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Eric Ripert On Preserving The Fine Dining Experience

The longtime chef at Le Bernardin is carefully protecting his staff and business to keep offering customers a respite from pandemic anxiety.

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Capital One

Zagat Stories presents Restaurants 20/21, a collection of interviews with leading voices in hospitality, food, media, tech, politics, design, and more. Each story takes the turning of the calendar as an inflection point to consider what happened in 2020, or what’s likely to happen in 2021, in the world of restaurants and hospitality. See all stories here.

Eric Ripert has served as executive chef at New York’s Le Bernardin since 1994, where he also became part-owner in 1996. The restaurant has earned multiple awards over the years, including four stars from the New York Times and three Michelin stars. Le Bernardin shut down in March 2020 due to the pandemic, then reopened for indoor dining in September 2020. Ripert was also the first person interviewed for Zagat Stories.

When we closed for the pandemic in March, it was a very quick decision. I think we had the right instincts, and we did the right things. I thought we were closing for two weeks. I was convinced we would be back in April. Unfortunately, we were not. If we have to close again, we will do exactly what we have done before. We learned from what we did in March and April and the month after that.

But closing the restaurant in March was not an easy task. We had to make sure that we were smart about managing many things, including our finances, just to have the chance to reopen and have a good relationship with our purveyors and employees. When you’re a chef-owner, you have a lot of responsibilities. That took a lot of time and energy. And, of course, I spent some time with my family—much more than usual. While we were basically in lockdown in the end of March and the beginning of April, I was posting on Instagram and Twitter some recipes that were easy to do at home, just to inspire people.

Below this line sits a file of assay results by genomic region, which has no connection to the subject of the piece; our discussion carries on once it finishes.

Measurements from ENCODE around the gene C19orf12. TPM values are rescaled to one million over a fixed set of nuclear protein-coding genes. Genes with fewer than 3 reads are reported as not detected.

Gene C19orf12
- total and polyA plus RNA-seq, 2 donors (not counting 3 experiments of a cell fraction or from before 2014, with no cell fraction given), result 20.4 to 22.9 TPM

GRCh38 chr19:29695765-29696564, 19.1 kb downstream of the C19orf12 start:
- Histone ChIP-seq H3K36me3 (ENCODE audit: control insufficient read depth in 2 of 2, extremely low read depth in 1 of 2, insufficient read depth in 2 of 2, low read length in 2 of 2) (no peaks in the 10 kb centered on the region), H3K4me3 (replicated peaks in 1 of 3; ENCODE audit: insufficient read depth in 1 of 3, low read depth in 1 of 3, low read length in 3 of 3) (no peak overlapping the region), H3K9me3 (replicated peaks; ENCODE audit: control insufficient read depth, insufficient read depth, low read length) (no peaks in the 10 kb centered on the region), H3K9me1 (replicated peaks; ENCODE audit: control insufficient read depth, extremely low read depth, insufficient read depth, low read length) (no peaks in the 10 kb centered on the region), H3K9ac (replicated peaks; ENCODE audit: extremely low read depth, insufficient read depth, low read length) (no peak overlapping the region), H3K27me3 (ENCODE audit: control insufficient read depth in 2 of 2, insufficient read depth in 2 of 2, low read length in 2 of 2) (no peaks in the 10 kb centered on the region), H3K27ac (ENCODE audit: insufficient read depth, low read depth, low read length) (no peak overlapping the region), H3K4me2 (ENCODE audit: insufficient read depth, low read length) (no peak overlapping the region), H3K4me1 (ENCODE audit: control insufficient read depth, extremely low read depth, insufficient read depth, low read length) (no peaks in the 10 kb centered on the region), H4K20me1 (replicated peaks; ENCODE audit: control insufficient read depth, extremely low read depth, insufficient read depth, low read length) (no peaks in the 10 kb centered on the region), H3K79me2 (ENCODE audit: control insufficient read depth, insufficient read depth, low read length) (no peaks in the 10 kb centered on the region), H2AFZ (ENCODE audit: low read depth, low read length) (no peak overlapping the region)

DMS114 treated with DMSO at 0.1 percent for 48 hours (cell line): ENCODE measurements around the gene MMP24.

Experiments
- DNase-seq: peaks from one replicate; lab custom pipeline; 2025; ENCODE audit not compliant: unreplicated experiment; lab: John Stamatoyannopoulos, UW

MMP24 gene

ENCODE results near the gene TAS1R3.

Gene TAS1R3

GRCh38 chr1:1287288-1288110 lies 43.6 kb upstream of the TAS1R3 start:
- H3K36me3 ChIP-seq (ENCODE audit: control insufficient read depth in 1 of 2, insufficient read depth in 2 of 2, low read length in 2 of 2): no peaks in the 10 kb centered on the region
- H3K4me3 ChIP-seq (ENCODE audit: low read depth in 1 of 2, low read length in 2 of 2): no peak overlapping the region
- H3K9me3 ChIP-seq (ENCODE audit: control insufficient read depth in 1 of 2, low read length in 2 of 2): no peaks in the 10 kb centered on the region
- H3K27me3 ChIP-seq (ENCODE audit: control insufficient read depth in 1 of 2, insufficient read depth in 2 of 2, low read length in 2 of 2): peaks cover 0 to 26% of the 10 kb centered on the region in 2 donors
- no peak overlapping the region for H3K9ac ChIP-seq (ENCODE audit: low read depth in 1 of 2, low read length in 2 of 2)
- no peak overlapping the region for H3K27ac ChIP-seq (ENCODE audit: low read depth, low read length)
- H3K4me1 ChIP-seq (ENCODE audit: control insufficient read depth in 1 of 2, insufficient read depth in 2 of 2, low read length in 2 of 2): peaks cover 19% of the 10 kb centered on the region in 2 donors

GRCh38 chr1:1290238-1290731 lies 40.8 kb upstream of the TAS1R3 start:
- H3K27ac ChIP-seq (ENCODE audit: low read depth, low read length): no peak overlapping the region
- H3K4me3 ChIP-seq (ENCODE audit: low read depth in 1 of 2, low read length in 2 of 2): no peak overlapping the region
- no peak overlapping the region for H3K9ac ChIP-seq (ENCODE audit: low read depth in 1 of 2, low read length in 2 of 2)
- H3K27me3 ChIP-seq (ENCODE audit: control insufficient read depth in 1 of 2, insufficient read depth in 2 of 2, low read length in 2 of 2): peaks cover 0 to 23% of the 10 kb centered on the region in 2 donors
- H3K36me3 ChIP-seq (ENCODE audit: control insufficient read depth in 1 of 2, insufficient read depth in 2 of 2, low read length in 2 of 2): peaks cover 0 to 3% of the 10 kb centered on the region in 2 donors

We started to work with José Andrés’ World Central Kitchen in May. It was all through the months of May, June, July, August, and September. In the beginning, the food was going to the people on the front lines, the doctors and nurses that were staying in hotels in New York. They were from out of state, reinforcing the teams here. We still do 400 portions every day that are being delivered to the Bowery Mission.

We reopened when the governor allowed us to reopen, which was September 30. We didn’t expect the 25 percent indoor occupancy limit, which is very challenging. Now we’re talking about potentially closing again. We don’t know if it’s going to happen or not. My job is to make sure that Le Bernardin is a safe place for the employees and for the purveyors that come to interact with us, and obviously for the clients, and to make sure that no matter what that Le Bernardin is in good shape to run. If we have to close, we have to be in good shape when we reopen. It’s basically a lot of office work, a lot of accounting projections and calculations. And it’s a big job. It’s not easy.